Independent researchers have detected seaborne cesium 134, a radioactive isotope released by the 2011 Fukushima disaster, on the U.S. Pacific coast.
After the catastrophic triple meltdown of the Fukushima Daiichi nuclear power plant in 2011, the Japanese worked together to cover up damages and the disaster’s many impacts, but to this day, 300 tons of contaminated, radioactive water flow into the Pacific every day, as the leaks cannot be sealed due to the extreme heat.
Nearly six years after the meltdown, radiation from Fukushima has made landfall on the United States Pacific coast.
Researchers from the Woods Hole Oceanographic Institution (WHOI) announced recently that seaborne cesium 134 was detected on the shores of Oregon’s Tillamook Bay. Though some researchers and corporate media outlets report the small amount detected poses “no risk to humans or the environment,” there is no such thing as a safe level of radioactive cesium.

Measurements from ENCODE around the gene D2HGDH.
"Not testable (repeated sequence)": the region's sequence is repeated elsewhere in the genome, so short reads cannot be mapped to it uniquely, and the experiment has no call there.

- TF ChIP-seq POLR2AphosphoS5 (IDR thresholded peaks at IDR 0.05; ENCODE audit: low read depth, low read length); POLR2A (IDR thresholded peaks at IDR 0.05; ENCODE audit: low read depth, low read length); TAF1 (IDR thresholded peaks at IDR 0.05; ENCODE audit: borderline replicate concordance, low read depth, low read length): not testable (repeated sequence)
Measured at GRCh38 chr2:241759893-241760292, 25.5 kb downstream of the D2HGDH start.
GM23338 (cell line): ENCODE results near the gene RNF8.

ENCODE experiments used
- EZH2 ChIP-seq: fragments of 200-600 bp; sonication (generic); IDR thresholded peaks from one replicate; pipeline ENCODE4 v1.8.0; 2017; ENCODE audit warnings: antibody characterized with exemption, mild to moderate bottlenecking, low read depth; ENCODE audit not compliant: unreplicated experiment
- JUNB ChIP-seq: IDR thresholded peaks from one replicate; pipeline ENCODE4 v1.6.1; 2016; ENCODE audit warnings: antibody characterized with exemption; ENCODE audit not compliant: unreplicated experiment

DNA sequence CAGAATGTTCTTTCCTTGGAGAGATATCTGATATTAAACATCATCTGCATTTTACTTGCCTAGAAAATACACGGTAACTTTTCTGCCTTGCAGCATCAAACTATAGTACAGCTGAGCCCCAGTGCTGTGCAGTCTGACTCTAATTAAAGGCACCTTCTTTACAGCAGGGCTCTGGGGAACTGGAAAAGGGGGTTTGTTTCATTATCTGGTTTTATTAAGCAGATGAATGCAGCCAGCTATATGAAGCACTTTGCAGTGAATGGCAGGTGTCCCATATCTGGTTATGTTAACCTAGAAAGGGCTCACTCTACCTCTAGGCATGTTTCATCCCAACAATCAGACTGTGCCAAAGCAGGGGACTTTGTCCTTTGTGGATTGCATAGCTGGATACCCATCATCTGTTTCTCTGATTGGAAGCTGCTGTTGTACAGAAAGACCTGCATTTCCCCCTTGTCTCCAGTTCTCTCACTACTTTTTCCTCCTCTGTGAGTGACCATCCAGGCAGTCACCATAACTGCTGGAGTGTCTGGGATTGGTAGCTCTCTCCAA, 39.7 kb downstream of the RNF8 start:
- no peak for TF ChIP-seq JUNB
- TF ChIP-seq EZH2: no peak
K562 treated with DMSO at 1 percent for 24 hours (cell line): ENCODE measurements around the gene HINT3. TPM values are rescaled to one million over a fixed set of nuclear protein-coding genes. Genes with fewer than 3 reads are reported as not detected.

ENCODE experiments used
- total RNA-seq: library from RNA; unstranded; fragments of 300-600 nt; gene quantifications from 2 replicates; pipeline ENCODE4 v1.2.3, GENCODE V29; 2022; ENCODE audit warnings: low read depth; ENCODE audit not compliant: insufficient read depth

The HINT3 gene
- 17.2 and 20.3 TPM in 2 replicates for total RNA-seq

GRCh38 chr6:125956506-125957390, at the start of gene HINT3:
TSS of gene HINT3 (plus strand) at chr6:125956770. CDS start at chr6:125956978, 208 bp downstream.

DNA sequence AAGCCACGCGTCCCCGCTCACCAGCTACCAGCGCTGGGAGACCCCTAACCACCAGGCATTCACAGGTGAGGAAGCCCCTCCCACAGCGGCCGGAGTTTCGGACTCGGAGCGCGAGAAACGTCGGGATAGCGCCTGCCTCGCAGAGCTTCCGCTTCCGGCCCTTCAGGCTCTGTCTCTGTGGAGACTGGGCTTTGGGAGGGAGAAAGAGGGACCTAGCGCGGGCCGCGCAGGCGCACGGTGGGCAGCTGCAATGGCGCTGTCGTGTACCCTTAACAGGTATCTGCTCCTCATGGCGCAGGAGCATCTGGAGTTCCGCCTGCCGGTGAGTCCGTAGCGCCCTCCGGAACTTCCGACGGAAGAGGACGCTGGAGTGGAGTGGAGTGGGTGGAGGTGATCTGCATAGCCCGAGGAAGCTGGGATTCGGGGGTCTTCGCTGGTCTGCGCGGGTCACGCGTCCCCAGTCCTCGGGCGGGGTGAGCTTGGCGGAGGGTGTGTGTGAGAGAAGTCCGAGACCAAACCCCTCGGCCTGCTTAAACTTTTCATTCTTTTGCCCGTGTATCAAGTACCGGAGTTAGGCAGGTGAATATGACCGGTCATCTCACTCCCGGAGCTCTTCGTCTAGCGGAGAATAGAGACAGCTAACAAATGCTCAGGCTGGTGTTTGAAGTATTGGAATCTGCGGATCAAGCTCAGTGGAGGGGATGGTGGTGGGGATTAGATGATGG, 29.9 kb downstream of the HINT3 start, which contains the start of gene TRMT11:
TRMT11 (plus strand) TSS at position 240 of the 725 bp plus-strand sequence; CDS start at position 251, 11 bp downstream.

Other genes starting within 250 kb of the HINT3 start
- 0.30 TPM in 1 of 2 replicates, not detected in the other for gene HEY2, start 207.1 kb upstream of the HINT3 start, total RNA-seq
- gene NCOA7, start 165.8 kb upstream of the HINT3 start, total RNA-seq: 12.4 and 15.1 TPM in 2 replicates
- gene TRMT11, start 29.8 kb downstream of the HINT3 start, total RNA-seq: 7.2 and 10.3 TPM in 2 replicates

We need only to look at how cancer rates have spiked in Japan and the dangers of bioaccumulation to know that those living on the West Coast or eating West Coast seafood are now at risk.
Children are especially at risk, especially as the sample just recently released was actually collected in January 2016, meaning cesium levels may now be significantly higher.
The world’s oceans are already in trouble; mass die-offs of fish and coral, combined with devastating over-fishing, recently led to a World Wildlife Fund warning that all marine life could die out before 2050 – barely thirty years from now.
A nuclear disaster leaking 300 tons of radioactive water into the ocean each day clearly isn’t helping things, either. We must acknowledge Fukushima’s consequences, for the dangers are very real.
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